Text messaging is becoming more common as a method of employee harassment in the workplace and a bigger liability concern for employers, according to employment lawyers cited on the American legal website law.com.
U.S. courts are starting to see harassment cases stemming from inappropriate and harassing messages sent by bosses or co-workers to employees on their cellphones. Most common are male bosses who send text messages to female employees, such as requests for dates or sexual favours. The interesting thing about this behaviour, for which the term “textual harassment” has been coined, is that as soon as it’s committed, the victim has evidence for a complaint with the message on their cellphone.
“We’re actually seeing it happening …lawsuits are being filed, where an employee will testify that one of the means they were harassed by someone was through text messages,” Clint Robison, of law firm Hinshaw and Culbertson in Los Angeles, told law.com. “(Text messages) come up in pure harassment claims and wrongful termination lawsuits, where employees are being deposed and saying, ‘Well, I can prove (harassment) because the dinner date invitation from my boss was sent to me late at night.”
Harassment through texting isn’t just limited to bosses and subordinates, however. There are cases of co-workers exchanging messages that turns into a bullying atmosphere.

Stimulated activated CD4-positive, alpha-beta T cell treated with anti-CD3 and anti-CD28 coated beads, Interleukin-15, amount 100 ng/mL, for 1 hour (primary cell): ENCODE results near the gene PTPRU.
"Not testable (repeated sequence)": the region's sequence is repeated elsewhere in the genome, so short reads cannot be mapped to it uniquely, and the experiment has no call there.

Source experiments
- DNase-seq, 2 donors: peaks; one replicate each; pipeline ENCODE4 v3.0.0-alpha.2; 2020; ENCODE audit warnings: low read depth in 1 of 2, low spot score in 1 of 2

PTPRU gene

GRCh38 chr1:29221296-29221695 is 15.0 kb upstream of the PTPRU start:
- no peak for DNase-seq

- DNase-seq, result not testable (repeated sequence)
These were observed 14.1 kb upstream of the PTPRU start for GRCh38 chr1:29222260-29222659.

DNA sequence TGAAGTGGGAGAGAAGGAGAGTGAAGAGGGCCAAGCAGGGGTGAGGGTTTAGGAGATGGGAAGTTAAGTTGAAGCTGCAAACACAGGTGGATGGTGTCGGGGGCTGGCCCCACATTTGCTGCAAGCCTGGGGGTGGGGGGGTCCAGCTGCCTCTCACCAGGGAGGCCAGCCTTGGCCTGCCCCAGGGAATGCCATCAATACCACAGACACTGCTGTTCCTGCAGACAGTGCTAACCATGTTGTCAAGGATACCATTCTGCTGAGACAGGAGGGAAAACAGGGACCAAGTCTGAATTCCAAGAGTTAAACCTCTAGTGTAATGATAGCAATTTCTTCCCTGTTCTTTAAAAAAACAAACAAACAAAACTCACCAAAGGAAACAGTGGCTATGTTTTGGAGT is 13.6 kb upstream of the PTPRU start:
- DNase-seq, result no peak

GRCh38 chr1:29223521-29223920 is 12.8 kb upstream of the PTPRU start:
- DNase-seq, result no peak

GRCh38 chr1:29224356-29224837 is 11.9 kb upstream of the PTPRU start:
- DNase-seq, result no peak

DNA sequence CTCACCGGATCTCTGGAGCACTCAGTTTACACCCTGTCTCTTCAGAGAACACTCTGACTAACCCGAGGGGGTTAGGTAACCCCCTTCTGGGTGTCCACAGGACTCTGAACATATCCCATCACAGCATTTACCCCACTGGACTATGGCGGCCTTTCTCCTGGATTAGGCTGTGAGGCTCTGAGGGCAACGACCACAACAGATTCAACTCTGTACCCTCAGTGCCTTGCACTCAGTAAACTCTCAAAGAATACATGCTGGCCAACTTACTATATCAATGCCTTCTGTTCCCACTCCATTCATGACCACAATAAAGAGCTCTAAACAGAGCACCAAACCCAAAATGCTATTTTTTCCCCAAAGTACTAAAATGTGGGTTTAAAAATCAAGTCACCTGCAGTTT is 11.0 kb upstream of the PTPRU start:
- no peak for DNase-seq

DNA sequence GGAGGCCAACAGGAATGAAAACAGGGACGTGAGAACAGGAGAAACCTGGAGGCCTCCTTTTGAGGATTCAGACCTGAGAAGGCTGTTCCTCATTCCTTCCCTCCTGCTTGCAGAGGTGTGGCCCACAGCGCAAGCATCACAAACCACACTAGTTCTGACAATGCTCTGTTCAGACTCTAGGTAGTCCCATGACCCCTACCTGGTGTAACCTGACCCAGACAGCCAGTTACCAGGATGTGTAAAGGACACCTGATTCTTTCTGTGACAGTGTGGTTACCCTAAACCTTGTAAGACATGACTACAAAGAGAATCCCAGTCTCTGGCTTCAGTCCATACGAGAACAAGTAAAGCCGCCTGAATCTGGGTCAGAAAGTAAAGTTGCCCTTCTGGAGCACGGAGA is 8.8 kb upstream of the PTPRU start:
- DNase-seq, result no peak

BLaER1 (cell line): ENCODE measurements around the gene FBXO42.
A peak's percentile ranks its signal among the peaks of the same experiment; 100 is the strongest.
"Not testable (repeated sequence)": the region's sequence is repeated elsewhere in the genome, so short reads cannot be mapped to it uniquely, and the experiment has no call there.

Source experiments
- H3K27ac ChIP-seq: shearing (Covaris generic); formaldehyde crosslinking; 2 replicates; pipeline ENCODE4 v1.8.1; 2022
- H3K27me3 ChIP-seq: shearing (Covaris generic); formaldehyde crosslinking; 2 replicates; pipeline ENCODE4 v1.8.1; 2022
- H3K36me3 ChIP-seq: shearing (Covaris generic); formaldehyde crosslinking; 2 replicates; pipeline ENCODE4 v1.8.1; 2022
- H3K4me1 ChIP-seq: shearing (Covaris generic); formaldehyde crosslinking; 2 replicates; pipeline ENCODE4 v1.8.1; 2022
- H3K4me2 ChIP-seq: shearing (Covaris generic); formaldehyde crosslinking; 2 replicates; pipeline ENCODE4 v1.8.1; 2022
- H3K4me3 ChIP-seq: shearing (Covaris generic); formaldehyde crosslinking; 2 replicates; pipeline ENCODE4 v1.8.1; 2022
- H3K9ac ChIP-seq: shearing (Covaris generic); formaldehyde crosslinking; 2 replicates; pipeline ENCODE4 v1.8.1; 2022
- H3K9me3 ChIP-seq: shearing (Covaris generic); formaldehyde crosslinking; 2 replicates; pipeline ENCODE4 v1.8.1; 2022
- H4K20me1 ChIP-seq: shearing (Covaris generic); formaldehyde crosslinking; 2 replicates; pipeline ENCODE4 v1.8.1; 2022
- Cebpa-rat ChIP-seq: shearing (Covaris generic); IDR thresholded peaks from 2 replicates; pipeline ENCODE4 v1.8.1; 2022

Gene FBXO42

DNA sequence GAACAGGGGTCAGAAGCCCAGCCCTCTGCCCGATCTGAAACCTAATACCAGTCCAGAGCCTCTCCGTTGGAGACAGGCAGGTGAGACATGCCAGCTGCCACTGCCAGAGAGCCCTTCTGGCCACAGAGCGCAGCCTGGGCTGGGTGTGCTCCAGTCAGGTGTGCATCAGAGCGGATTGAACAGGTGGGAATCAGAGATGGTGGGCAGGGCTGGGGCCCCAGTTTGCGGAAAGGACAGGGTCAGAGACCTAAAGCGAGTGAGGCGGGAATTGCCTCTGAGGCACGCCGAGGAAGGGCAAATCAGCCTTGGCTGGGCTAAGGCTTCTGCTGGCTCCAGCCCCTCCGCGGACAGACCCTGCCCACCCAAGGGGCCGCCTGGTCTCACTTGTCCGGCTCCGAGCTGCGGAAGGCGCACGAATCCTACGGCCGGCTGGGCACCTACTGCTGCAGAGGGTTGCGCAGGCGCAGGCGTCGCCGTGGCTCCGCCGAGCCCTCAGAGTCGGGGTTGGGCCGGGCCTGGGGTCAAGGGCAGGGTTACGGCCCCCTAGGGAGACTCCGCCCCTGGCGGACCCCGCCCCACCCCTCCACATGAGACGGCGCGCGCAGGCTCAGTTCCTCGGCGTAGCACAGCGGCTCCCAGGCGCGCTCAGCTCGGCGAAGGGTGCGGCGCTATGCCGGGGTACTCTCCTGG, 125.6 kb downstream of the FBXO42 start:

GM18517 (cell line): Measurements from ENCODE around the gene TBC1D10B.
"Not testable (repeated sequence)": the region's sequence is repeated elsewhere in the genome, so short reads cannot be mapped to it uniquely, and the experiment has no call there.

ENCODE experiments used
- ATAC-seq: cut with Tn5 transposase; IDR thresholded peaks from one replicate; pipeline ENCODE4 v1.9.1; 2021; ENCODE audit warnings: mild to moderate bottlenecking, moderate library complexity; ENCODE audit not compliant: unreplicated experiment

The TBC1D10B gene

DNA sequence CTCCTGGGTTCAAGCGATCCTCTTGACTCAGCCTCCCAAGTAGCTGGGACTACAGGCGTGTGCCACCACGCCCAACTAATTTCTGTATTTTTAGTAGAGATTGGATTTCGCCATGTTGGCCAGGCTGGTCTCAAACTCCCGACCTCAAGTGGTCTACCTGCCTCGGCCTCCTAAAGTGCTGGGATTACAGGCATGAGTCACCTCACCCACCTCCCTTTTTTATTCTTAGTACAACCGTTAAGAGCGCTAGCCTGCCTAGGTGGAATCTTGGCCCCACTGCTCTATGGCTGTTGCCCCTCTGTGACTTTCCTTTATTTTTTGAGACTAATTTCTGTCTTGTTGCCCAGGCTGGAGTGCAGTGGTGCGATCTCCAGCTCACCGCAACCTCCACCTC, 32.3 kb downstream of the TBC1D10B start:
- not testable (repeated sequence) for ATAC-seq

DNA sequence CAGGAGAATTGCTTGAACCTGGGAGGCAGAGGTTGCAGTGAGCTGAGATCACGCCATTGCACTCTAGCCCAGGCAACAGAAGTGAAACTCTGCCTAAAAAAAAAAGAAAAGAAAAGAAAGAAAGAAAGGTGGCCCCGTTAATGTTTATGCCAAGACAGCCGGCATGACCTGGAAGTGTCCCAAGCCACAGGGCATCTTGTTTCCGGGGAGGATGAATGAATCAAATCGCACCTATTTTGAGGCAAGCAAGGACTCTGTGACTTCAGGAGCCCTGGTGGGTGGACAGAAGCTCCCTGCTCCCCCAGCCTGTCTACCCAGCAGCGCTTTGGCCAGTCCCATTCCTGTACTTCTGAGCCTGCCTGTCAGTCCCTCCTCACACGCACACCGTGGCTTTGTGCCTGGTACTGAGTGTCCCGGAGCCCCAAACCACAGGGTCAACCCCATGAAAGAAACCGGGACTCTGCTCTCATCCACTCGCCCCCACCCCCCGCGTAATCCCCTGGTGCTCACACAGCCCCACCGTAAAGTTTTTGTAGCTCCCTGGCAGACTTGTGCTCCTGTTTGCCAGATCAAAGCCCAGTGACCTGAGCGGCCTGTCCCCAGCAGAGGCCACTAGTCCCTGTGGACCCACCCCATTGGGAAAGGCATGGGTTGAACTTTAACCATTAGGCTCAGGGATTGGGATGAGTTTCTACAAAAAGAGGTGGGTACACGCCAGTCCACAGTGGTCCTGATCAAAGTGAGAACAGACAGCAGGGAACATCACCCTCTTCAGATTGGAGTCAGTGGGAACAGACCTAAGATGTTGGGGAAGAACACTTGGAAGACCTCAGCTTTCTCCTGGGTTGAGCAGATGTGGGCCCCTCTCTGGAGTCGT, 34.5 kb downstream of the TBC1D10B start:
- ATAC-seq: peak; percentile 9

While the number of harassment incidents involving text messages is increasing, some employers may be slow to catch on the pitfalls that come with this type of harassment. David Walton, a lawyer at U.S. law firm Cosen O’Connnor and vice-chairman of the firm’s e-discovery task force, says employers don’t usually review text messages until it’s too late. And if the messages are sent to an employee’s personal device, the employer can’t review them at all. Either way, employers can get into a lot of trouble from a few inappropriate messages.
“(Text messages) have really been a gold mine in terms of finding evidence to support and corroborate claims of sexual harassment in the workplace,” said employment lawyer Jennifer Salvatore of Ann Arbor, Mich., on law.com. “In the he-said, she-said cases, you look at the texts and you can see who is telling the truth.”
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